By VISHVESH KANDOLKAR
Villament has already become a buzzword in Bangalore’s real estate lexicon (Anshul Dhamija, TOI: 2011). It is a concept that is gaining popularity, writes Dhamija, with those who want the luxury of a villa and yet crave the comfort and convenience an apartment affords. A villament is a large duplex apartment, usually with a double-height living room, large balconies and, most importantly, a terrace with a garden which gives the feeling that one is on the ground despite living in a high-rise building. Although the Goan real estate market is still rife with villas and apartments as separate building types, one can wager that the arrival of villaments is not too far off.
But before we focus on the impending arrival of villament-type developments in Goa, let us reflect on the current popular building type in the real-estate market, the vacation-house. In his seminal essay ‘A time for space and a space for time: the social production of the vacation house’ (Society and Architecture: 1980), sociologist-historian Anthony King broadly defines the vacation-house as the occasional residence of a household that usually lives elsewhere and which is primarily used for recreational purposes. He argues that the capitalist economy produces not only a surplus of wealth, but also, for a sizeable minority, a surplus of time. King claims that the motives of owning vacation homes include seeking compensation for city living, understood as escaping from perceived overcrowding, noise, traffic congestion, air pollution, and the pressures of city life (p.194). No wonder then that the elites of the large metropolises like Bombay and Delhi seek to own a vacation home in Goa, as it is perceived as a perfect holiday destination with its sun, sea, and sand, apart from the Europeanised atmosphere that they don’t find anywhere else in India.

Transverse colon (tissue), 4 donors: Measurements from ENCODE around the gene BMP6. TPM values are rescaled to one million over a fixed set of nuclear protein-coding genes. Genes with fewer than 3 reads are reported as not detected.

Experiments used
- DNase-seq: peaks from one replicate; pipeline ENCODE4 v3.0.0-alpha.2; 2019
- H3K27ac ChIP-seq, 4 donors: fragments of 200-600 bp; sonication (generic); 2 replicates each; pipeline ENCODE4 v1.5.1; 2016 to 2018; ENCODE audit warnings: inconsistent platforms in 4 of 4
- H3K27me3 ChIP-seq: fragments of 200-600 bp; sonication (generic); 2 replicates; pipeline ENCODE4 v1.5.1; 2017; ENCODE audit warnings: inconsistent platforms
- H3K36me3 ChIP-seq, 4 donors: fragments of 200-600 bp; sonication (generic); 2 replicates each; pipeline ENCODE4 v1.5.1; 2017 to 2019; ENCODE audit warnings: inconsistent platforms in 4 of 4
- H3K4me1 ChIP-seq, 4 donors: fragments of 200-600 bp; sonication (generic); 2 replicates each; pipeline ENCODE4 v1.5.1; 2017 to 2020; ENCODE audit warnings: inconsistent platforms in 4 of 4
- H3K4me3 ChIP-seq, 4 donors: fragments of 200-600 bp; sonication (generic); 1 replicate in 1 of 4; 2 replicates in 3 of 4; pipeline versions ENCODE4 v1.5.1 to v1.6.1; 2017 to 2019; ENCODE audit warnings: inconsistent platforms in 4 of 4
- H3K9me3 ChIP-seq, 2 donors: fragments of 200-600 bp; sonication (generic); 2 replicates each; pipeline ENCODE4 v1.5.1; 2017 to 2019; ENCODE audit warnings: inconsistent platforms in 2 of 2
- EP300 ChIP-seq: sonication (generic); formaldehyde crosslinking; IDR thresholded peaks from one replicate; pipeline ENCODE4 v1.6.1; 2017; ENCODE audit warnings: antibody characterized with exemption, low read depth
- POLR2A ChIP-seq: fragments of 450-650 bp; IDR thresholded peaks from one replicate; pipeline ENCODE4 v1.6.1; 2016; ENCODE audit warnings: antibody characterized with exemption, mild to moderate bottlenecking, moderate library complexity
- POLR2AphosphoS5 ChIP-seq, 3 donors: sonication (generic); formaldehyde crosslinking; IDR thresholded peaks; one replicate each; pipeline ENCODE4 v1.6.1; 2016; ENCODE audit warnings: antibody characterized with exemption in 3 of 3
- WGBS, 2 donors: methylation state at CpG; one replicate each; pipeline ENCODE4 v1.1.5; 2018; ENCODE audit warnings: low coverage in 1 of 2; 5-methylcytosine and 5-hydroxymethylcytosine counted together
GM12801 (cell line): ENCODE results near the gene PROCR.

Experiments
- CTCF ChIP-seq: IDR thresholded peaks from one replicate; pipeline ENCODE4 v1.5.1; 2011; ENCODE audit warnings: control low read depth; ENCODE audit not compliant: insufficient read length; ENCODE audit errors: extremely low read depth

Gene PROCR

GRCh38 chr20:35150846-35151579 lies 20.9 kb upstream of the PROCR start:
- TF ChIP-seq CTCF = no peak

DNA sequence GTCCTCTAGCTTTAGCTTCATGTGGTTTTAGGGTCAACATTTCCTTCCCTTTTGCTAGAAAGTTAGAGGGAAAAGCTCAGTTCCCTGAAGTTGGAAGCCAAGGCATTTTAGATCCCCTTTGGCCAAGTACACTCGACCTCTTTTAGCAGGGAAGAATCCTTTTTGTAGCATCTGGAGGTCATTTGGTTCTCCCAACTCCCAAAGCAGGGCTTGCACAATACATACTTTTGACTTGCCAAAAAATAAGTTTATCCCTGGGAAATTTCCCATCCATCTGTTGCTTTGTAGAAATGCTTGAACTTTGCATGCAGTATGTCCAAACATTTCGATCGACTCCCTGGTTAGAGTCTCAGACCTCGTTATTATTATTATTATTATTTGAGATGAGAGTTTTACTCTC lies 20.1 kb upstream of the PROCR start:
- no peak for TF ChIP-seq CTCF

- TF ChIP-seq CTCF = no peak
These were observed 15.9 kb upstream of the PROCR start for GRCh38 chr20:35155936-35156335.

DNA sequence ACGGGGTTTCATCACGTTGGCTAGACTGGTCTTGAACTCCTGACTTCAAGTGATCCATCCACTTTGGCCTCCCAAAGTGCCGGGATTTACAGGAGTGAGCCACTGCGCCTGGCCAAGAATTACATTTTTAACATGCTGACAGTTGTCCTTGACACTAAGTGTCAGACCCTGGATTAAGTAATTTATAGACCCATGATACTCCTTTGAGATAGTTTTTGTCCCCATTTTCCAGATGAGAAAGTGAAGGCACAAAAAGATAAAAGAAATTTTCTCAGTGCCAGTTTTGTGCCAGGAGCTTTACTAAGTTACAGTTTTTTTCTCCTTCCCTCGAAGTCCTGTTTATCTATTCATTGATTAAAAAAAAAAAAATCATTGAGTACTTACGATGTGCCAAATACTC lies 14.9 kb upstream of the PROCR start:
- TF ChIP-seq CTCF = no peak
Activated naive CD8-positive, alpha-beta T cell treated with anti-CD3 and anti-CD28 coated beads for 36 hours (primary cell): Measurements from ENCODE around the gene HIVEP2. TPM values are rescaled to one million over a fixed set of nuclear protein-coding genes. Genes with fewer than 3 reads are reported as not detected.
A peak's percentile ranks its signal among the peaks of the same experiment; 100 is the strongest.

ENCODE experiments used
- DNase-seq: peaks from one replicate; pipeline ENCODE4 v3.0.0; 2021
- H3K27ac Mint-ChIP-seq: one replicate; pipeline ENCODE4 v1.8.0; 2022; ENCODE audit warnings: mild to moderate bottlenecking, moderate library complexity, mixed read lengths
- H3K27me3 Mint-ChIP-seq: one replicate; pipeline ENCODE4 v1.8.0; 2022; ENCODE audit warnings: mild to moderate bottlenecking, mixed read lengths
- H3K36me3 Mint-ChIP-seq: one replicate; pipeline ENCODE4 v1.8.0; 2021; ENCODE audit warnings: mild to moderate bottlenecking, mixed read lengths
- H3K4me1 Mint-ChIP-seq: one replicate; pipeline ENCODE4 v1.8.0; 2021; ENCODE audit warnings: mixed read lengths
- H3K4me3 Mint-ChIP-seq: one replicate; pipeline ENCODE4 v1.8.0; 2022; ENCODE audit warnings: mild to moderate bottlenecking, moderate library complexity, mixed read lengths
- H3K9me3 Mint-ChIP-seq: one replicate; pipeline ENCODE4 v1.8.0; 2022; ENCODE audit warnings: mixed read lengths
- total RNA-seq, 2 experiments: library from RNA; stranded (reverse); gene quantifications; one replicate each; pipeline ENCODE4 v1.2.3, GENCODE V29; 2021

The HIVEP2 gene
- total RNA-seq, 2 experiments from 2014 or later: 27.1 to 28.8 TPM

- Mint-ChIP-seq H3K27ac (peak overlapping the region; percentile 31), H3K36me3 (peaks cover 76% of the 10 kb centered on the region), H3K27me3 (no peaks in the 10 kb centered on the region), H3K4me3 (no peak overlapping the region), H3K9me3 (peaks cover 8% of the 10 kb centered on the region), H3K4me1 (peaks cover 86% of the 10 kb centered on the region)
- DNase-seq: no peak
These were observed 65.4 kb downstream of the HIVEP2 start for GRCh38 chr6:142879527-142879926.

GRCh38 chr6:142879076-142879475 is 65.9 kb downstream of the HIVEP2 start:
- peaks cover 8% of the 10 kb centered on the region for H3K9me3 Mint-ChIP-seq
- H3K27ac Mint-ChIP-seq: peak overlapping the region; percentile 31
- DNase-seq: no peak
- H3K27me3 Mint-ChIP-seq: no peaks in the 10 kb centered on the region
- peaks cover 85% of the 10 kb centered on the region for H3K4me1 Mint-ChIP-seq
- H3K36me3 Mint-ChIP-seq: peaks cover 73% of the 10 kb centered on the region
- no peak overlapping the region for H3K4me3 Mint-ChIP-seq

However, the vacation house is not simply a house; its very architecture differs from a full-time residence. King argues that the ideological preference for ‘nature’ results in a preference for country or semi-wilderness locations, preferably with extensive views. He says that these purpose-built houses have features which integrate the ‘indoors’ and ‘out of doors’ and at its most extreme, whole walls and roofs are cast as windows, giving extensive vistas of vegetation, or views of distant fields and beaches. King further elaborates that in densely settled vacation areas, the vacation homes are of courtyard plan, where their occupants turn their backs on the outside world to gaze at the enclosed vegetation of the court within. The vacation-houses also use artificially produced ‘natural’ materials like the rough-cut timber, cane, grass matting, hand-woven fabrics; again these are attributes, King claims, of an ideology that is anti-urban, anti-industrial, and desirous of a ‘simple life’. The strongest criticism that King confers on this type of lifestyle is that “[o]nly for the materially satiated did the ‘simple life’ have an appeal; the ‘Great Outdoors’ was attractive only if one had comfort within” (p.213).
During the 1990s, large vacation houses in Goa were generally the affairs of the super-rich, like the Mallyas, who owned sprawling properties on ‘virgin’sites overlooking the sea. Now, the situation has changed as a large number of the rising urban upper class, from Indian metros, are buying second homes in Goa.The surplus wealth created in metros gives these urban elites an advantage to invest in a comparatively cheaper real-estate market of Goa.The investment though is not limited to buying vacant land and villas, as many are also buying apartments to fulfil their need to have a second home in this Europeanised holiday destination. But it stands to reason that these investors will not be happy with simply buying any apartments. They would want their apartments to have the feel and features of vacation-houses. And this is where the concept of villaments with catch up, as it promises the luxury and feel of a villa yet is relatively affordable due to the stacking of many units on one piece of land. With the villament-type developments, the holiday homes in Goa are all set to go high-rise.
Increasingly, Goa as a tourist destination is not just in demand to be consumed for its ‘sights’, but worryingly, through ‘sites’, by the process of ownership, of this land and properties, by tourists (Raghuraman Trichur, Refiguring Goa: 2013). So,“What can we understand about a society by examining its buildings and physical environment?”(King: 1980).To say the least,the current real-estate developments in Goa reflect the aspirations of urban Indian society much more than the local needs of average Goans. While popular belief directs attention against the nibbling away of land by the poor migrants, one should be aware that the large, elite, property sharks from the Indian metros, ably aided by the local real estate industry, are taking bigger bites of this scarce land, and that too as a second, or a third, helping, in their insatiable lust for property ownership and leisure.
(First published in The Goan Everyday, dt: 13 September, 2015)